The Performance Consequences of Board Structure Changes: Evidence from Ghana

Andrews Owusu, Mark Holmes, Jacob Agyemang

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Abstract

This paper analyses the performance consequences of board structure changes in Ghana for the study period 2000 to 2009. In 2003, the Ghanaian listed firms adopted the Ghanaian Corporate Governance Code on comply or explain basis but no study to date has analysed the pre-2003 and post-2003 board structure changes impact on firm performance in the Ghanaian environment. We predict that board structure changes prompted by the introduction of the Ghanaian Code in 2003 should lead to better firm performance. Using a panel regression model, our results show that duality decreases firm performance pre-2003, but those firms that separate the two posts in line with the recommendations of the Ghanaian Code did not perform better than those that combined the two post-2003. While we find no relationship between board committees and firm performance pre-2003, the relationship switched to positive and statistically significant post-2003. The most consistent result we find concerns board size. However, the non-executive director representation on the board appears to have no impact on firm performance. These results show that not all board structure recommendations introduced by the Ghanaian Code are effective in achieving superior performance in Ghana.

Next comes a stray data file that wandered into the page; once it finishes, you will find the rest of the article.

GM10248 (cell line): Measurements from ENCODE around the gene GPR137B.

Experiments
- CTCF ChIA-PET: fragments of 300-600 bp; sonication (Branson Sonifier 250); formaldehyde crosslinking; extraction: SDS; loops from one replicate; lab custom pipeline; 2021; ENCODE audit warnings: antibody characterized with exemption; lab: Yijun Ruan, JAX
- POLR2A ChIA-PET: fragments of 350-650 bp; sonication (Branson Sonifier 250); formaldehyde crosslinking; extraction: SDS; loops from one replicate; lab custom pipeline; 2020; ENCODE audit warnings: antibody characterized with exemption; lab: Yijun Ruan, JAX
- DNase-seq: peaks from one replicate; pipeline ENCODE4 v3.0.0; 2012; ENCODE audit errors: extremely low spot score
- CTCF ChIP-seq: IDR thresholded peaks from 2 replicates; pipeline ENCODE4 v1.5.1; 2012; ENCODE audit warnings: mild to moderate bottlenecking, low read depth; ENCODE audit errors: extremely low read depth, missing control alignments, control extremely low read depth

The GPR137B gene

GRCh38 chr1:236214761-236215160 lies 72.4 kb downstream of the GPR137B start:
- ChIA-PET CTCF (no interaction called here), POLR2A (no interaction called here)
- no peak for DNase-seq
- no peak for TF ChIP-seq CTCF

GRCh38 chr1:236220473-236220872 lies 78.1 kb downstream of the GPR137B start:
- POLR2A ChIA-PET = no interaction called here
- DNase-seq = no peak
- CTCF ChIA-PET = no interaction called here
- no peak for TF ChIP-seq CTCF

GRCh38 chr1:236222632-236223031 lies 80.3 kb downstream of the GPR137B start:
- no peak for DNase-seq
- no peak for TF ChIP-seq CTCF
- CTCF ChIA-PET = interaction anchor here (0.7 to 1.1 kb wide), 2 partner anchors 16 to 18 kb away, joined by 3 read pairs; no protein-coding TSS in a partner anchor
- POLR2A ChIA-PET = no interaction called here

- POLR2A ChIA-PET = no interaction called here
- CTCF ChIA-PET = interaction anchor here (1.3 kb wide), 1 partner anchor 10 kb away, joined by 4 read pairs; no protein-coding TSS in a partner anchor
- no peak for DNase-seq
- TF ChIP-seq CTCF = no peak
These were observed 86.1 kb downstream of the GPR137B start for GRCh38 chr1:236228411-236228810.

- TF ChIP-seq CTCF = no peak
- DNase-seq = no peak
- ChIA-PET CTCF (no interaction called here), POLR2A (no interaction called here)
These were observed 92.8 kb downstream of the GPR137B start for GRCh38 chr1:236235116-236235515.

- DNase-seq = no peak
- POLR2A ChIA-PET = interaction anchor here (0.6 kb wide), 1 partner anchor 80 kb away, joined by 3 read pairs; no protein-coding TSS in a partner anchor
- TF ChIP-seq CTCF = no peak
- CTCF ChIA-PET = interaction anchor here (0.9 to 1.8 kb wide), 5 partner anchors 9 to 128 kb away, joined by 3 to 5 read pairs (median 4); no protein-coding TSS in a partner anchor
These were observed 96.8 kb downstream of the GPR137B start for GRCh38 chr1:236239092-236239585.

Publisher Statement: This paper is licensed under a Creative Commons Attribution International License (CC BY-NC 4.0) (https://creativecommons.org/licenses/by-nc/4.0/)
Original languageEnglish
Pages (from-to)421-434
Number of pages14
JournalCorporate Ownership and Control
Volume15
Issue number1-2
DOIs
Publication statusPublished - 19 Dec 2017

Bibliographical note

This paper is licensed under a Creative Commons Attribution
International License (CC BY-NC 4.0) (https://creativecommons.org/licenses/by-nc/4.0/)

Keywords

  • Corporate Governance
  • Ghana
  • Firm Performance
  • Board Structure

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